Joshua Evan on Sunday-S
Digital representation has become the primary source of image consumption. The line separating painting from JPEG is becoming invisible. This body of work explores and illustrates new technologies that influence the painterly processes of today while also reflects the idea that reproductions, manufacturing and proliferation of images and media are shaping our culture.
These new paintings focus on an on perpetual relationship between analog and digital processes and how smart phones and screens are altering the ways in we which we see and experience information. They also reflect the influx of imagery into painting, as well as into our daily lives via the internet, blogs and advertisement, which ultimately leads to a metamorphosis in the way paintings are made and received.
To execute these paintings, Joshua uses a process that involves a mixture of analog and digital production. He begins by painting on several small scale canvases or on paper with paint. He also explores found imagery usually in the form of magazine pages by burning, crumbling, or tearing the page. The hand painted, and manipulated imaginary are both scanned and uploaded into the computer, enlarged and compiled, and then finally sent to be printed on canvas via an ink or laser jet printer. Once this is completed, he stretches the canvas onto a custom made stretcher.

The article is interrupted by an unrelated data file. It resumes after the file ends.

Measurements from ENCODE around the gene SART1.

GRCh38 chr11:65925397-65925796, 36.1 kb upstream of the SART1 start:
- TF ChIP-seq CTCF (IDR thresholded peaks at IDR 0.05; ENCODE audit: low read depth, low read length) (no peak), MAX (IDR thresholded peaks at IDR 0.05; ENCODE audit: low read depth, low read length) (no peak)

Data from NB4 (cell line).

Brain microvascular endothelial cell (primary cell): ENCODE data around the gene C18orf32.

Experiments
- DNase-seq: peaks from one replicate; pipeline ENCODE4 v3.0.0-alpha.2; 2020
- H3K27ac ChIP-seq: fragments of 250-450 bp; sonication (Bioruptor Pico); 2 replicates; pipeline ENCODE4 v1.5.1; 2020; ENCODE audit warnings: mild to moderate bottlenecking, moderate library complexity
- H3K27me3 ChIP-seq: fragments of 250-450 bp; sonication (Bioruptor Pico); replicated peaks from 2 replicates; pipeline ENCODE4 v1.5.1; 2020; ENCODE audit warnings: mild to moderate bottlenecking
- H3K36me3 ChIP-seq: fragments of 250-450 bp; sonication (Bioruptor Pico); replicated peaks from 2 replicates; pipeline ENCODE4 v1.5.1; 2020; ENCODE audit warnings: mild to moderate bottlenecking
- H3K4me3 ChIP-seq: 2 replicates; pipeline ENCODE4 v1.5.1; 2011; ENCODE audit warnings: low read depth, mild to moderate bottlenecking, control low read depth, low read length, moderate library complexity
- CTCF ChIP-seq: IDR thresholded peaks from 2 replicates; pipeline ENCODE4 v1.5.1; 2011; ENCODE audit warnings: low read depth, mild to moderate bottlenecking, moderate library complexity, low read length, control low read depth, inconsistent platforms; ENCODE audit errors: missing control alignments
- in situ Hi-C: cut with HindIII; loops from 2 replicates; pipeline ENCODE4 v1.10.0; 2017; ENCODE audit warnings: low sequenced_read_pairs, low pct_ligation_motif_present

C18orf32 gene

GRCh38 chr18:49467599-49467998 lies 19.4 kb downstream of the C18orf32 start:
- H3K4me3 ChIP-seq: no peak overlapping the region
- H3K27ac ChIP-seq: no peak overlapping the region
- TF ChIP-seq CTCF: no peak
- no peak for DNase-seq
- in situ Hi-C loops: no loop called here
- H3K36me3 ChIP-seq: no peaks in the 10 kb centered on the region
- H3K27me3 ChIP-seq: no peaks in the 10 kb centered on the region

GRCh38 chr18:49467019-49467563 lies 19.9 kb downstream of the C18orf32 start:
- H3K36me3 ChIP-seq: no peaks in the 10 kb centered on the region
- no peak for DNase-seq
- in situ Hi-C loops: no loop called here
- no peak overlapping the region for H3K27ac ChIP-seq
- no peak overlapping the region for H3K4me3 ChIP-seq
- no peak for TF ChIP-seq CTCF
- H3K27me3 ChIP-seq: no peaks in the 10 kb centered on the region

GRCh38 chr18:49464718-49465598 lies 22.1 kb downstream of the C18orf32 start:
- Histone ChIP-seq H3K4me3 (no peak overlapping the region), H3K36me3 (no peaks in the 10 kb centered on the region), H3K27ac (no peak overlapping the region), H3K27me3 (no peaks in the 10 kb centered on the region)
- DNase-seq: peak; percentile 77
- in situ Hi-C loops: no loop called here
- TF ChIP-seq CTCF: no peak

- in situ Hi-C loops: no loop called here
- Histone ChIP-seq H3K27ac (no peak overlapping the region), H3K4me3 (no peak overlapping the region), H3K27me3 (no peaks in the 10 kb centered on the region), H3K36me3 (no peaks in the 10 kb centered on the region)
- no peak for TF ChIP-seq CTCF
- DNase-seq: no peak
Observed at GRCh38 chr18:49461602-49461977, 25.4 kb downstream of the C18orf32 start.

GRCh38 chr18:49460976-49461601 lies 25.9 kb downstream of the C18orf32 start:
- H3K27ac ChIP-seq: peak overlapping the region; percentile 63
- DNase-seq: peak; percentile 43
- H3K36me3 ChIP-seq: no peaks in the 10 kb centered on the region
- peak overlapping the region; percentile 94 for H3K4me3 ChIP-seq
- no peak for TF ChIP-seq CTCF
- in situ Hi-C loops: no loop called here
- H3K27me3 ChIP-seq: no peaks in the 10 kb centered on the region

In contrast to the vast number of paintings made only on the computer, these paintings explore a different conversation, one of the real vs the digital representation, and one that stresses the importance of the painter, the brush stroke, as well as the issue of representation as an abstract painter, in today’s fast paced and digitized status quo.
Born in 1991 – MFA currently at CalArts in LA.